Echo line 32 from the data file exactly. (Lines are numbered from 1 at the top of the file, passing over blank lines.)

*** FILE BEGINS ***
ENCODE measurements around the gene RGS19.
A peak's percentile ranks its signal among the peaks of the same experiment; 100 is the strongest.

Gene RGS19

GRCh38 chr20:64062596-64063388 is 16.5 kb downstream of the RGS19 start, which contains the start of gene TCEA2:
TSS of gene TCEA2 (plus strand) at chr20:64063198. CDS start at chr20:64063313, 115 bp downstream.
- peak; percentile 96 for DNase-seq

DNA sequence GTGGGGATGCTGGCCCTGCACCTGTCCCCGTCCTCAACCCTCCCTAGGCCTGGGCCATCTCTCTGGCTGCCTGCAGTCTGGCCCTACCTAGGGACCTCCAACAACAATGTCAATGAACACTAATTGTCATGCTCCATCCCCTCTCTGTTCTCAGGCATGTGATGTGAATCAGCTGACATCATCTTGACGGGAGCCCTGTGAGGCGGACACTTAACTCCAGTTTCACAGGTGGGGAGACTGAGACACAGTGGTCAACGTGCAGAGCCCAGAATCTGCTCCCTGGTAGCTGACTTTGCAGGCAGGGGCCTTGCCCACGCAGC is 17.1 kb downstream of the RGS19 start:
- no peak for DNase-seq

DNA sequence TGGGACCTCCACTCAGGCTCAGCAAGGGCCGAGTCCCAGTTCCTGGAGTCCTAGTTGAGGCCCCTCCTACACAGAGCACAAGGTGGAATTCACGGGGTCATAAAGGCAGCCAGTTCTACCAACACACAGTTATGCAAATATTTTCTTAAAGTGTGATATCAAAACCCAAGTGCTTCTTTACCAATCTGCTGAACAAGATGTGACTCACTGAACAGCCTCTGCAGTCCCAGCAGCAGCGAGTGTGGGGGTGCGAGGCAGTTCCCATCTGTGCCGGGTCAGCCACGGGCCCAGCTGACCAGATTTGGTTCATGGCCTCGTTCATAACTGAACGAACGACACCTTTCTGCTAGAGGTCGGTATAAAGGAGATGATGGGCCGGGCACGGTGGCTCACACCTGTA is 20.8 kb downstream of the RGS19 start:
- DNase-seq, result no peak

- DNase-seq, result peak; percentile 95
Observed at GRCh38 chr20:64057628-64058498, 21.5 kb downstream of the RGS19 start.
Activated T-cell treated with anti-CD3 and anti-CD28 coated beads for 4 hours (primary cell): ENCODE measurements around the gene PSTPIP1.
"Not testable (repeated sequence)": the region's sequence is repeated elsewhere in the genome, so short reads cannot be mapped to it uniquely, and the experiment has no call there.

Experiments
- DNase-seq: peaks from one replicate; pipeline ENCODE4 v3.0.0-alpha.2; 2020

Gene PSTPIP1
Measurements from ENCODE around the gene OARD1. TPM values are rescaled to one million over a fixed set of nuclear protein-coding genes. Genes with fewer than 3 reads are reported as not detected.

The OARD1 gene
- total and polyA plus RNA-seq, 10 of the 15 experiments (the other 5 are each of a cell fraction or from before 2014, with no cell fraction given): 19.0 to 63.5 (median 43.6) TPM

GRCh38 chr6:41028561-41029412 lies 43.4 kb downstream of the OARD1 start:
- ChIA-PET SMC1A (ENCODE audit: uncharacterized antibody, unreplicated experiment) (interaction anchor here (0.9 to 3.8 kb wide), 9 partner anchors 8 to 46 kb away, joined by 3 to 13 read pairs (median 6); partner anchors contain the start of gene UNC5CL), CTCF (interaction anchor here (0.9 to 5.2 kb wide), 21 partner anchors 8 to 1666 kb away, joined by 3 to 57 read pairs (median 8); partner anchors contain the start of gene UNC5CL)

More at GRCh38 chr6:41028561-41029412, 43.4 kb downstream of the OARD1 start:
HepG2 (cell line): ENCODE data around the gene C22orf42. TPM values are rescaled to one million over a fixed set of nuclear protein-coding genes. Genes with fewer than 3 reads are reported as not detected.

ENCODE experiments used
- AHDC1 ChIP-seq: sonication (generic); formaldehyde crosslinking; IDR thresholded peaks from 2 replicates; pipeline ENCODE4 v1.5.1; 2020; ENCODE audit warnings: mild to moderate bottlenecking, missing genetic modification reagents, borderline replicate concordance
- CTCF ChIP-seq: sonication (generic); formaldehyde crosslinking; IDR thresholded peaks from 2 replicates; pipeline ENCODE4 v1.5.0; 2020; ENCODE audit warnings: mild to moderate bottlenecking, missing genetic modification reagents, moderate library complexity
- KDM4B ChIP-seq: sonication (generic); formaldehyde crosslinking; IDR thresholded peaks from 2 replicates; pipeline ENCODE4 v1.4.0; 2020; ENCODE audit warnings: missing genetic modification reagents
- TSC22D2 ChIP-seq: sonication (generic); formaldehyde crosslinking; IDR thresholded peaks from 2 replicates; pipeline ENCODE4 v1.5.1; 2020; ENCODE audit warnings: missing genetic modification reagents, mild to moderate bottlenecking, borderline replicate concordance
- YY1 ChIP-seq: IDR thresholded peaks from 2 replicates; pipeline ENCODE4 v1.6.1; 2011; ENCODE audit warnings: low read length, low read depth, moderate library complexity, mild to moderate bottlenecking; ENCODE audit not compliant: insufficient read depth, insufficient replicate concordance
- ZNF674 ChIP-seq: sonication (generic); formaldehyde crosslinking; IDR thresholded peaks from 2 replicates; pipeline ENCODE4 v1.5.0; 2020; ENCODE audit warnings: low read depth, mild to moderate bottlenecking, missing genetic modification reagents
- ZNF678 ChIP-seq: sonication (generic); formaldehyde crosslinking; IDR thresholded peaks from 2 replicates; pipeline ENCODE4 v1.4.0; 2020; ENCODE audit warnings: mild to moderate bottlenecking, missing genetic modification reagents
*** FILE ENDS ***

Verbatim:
- ZNF678 ChIP-seq: sonication (generic); formaldehyde crosslinking; IDR thresholded peaks from 2 replicates; pipeline ENCODE4 v1.4.0; 2020; ENCODE audit warnings: mild to moderate bottlenecking, missing genetic modification reagents